'This book, by Columbia University's Professor of Sociology, Jonathan Rieder, sheds much humanistic light on the oratorical genius of Martin Luther King, but very little on the actual mechanics and thinking behind the oratory itself. Admittedly, The Word Of The Lord Is Upon Me has not been marketed, nor sold as an account of King's life; but just a little more substantive background, would have proved helpful in understanding the sheer complexity and depth behind some of the man's literary performances. Performances, which, lest we remind ourselves, may have been anchored in religiosity, but were at the sheer vanguard of idealism and (dare I say it), common sense.
The latter of which, along with irony, remains as void within the American psyche, as its will to confront the The National Rifle Association. And in the America of MLK, just as in todays' America of Barack Obama v. John McCain, never shall the twain of such qualities as idealism and common sense, ever see eye to eye - let alone meet.
Writing in 'The Artistry of Argument,' Rieder declares: ''King once described blackness as an interim state, a temporary adjustment to the nation's failure to implement the ideal of ''all God's children.'' But in a land where humanity is frowned upon - there have already been murmurs from potential assassins to the effect that should Obama actually reach the White House, his days will be numbered - there is no place for such ideological common sense as ''all God's children.'' As the author writes: ''But no matter how appealing this vision of mankind may be, the idolatry of King has come at a cost: it has sifted out the unsettlement that King inflicted, and meant to inflict, on a nonchalant, often clueless nation.''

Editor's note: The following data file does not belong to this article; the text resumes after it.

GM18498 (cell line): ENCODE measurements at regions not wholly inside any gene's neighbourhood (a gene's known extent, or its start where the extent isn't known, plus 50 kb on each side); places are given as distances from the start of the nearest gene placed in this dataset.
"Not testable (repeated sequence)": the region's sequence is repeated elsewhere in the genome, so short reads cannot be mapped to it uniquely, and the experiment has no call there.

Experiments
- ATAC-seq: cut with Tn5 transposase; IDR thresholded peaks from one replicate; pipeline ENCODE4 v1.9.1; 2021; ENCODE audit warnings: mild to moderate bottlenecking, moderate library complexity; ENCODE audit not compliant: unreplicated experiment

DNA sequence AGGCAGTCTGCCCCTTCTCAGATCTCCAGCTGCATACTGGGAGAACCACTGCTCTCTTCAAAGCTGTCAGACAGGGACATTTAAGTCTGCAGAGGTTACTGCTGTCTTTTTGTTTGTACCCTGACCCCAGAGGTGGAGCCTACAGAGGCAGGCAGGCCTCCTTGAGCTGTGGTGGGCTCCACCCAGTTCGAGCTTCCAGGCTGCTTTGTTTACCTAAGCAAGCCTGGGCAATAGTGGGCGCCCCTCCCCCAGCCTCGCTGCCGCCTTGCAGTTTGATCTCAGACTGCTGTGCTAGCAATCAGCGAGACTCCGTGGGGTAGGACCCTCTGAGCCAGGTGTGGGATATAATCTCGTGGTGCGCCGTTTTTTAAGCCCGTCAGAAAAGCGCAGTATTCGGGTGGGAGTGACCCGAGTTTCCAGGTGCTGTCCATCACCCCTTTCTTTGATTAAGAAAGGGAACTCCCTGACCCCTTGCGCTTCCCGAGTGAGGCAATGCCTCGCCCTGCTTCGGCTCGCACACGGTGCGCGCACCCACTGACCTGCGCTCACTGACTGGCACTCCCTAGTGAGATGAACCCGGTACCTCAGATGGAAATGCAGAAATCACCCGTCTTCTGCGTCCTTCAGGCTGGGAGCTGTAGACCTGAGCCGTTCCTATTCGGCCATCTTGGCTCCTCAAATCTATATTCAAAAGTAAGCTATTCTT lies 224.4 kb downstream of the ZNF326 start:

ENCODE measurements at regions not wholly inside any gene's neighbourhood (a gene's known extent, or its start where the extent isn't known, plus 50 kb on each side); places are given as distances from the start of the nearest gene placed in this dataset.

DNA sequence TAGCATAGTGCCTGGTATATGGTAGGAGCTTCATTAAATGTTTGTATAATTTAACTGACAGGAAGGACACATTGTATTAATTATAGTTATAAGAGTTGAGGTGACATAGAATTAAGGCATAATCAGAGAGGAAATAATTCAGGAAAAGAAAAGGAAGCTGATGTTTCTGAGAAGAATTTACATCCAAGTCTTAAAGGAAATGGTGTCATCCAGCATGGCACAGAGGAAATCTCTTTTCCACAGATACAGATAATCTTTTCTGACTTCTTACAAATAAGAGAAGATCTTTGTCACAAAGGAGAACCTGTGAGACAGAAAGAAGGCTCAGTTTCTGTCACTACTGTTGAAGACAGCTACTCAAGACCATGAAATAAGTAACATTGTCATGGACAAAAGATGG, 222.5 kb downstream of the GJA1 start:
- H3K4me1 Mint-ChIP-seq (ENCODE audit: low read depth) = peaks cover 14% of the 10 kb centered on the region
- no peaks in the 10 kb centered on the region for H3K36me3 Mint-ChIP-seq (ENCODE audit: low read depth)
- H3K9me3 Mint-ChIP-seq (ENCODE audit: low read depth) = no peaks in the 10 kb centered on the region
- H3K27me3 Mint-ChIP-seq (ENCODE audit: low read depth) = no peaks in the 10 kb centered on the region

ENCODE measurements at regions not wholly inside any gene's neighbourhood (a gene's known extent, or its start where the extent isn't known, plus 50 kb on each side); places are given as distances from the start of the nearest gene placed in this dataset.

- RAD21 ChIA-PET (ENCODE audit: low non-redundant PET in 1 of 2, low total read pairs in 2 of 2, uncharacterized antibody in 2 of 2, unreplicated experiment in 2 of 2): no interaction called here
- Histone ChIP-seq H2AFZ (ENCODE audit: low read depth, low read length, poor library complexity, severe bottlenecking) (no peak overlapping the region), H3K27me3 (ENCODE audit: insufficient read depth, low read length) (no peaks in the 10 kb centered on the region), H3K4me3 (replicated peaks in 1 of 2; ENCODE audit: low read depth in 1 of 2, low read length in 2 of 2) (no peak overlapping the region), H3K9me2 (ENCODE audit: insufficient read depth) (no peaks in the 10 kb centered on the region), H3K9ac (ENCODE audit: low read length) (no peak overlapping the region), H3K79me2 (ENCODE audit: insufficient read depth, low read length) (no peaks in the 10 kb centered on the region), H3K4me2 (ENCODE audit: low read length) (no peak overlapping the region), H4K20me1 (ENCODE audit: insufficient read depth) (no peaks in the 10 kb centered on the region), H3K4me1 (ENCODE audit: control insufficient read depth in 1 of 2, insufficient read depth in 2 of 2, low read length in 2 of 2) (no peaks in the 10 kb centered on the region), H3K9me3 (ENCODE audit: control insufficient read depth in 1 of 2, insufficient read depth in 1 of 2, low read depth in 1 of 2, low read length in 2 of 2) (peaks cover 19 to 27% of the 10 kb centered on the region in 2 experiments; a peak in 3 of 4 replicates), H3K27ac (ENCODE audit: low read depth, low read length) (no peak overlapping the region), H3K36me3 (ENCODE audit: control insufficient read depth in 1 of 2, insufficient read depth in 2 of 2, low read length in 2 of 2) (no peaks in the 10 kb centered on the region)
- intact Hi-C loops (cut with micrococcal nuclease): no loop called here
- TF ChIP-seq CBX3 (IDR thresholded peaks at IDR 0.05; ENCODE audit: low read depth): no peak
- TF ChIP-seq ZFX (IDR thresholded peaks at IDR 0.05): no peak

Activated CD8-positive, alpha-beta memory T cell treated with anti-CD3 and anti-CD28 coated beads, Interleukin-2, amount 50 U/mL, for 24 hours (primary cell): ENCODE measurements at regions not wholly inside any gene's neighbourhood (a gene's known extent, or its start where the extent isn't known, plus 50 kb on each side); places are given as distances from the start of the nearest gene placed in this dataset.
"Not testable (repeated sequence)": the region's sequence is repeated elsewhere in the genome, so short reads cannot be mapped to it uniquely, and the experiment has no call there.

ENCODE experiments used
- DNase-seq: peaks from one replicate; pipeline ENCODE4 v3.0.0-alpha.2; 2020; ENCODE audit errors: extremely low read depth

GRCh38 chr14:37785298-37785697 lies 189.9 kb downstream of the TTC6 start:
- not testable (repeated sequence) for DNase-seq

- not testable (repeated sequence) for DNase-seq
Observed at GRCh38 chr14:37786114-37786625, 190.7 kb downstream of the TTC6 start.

So whilst the apostle of peace remains much of an enigma throughout, there is much to celebrate throughout The Word Of The Lord Is Upon Me. From the allure of ''The Lord will make a way out of no way,'' to the inflammability of ''(Jesus was) a gifted Jewish prophet with a lot of personal problems,'' to the philosophical ''It is better to go through life with a scarred up body than a scarred up soul,' this rather brilliant book is as equally altruistic towards MLK's speeches, sermons and storytelling, as the man himself was to America's broken society.
Perhaps certain sections ought to be made compulsive reading throughout American schools. For then, and only then, will the so-called American Dream – as well as that of Martin Luther King's - stand any chance of becoming reality.
The Word of the lord is Upon Me –
The Righteous Performance of Martin Luther King
By Jonathan Rieder
Belknap Press of Harvard University Press – £19.95